Public Economy Organization and Service Delivery

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"Decision makers in the Detroit area are faced with the consideration of changing the organization of governmental units as one means of increasing both the efficiency and equity of urban services delivery. However, a key question is whether a decrease (or an increase) in governmental fragmentation will affect financial capability to deliver equitable and efficient urban services. "The Question cannot be answered without a well-developed and empirically based theory of institutional analysis and design. For years, conventional theories have been based on untested hypothesis about the relationship between the size and fragmentation of local governmental units on the one hand, the efficient and equitable delivery of urban services on the other. This has been challenged in the past twenty years by a growing number of economists and political scientists who have made considerable advances both theoretically and empirically. Their work has not yet produced a completed, accepted, and empirically validated theory of institutional analysis and design. The basic elements have, however, been worked out, and considerable empirical investigation supports hypothesis derived form this theoretical tradition. In this paper we will first provide a basic overview of this developing theory of institutional analysis. Any theory has its own language, and to understand it, one must first understand the basic terms. Thus, we shall first define and discuss some elemental concepts that are essential for understanding the approach. Then we will examine some opportunities and problems of complex structures, and lastly, examine some implication of this approach for the Southeastern Michigan area."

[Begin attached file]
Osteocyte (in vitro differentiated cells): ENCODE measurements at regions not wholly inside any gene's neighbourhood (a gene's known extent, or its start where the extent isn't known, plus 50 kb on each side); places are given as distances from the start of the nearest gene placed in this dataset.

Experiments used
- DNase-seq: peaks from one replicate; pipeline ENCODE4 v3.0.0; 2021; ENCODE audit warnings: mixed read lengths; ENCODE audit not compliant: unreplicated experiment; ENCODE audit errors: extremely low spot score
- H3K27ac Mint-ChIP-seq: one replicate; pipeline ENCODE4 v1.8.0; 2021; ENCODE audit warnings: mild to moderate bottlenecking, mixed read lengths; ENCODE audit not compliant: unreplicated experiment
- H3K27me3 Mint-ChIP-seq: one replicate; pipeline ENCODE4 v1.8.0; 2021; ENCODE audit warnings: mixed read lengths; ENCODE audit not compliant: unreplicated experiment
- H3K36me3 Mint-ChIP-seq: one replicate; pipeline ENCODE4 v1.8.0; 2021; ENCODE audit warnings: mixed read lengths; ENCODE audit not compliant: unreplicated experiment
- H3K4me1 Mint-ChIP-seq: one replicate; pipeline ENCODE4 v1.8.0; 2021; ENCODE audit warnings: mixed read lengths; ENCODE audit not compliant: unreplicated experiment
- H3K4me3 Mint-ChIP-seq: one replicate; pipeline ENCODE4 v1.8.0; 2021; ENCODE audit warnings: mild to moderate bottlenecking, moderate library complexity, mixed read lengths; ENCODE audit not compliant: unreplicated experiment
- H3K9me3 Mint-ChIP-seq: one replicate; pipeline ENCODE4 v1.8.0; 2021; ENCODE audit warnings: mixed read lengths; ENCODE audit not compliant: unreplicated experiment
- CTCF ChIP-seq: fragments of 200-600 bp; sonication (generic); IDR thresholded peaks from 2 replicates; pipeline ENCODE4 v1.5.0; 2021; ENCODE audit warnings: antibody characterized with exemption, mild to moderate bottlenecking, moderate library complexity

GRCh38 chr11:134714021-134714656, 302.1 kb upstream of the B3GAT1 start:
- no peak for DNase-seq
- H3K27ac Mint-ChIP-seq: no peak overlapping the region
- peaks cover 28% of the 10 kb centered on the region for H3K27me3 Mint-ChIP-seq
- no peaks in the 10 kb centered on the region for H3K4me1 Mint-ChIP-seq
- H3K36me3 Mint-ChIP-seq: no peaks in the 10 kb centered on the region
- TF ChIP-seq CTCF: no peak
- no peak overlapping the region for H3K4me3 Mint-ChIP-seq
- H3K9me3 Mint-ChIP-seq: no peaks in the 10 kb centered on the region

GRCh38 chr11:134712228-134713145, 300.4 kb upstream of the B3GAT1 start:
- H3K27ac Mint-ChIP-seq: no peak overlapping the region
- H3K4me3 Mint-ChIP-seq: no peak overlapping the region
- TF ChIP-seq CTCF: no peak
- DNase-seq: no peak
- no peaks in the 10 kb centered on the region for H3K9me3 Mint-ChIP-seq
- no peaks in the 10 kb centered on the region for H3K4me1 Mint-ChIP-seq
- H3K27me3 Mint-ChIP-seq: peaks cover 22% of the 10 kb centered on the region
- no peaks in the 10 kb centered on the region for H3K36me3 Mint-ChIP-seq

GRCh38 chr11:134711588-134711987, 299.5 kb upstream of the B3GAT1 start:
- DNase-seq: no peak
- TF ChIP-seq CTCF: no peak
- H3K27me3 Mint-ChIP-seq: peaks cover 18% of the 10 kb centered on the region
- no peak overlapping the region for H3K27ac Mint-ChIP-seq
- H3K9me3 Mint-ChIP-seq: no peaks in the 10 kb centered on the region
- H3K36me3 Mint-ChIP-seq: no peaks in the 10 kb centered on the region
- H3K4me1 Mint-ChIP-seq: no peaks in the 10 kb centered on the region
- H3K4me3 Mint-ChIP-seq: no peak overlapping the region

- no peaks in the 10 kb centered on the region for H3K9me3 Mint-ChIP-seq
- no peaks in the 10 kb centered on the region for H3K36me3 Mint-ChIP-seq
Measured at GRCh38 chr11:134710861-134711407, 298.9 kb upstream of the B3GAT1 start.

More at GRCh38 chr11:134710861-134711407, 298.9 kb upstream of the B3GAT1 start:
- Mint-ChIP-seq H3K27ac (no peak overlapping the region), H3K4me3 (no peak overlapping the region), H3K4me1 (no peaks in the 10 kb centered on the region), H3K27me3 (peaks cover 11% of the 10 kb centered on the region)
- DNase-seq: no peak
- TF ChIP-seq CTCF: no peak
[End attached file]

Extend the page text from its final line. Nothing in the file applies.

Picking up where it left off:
service delivery, local public economy, Workshop, institutional analysis, fragmentation, coproduction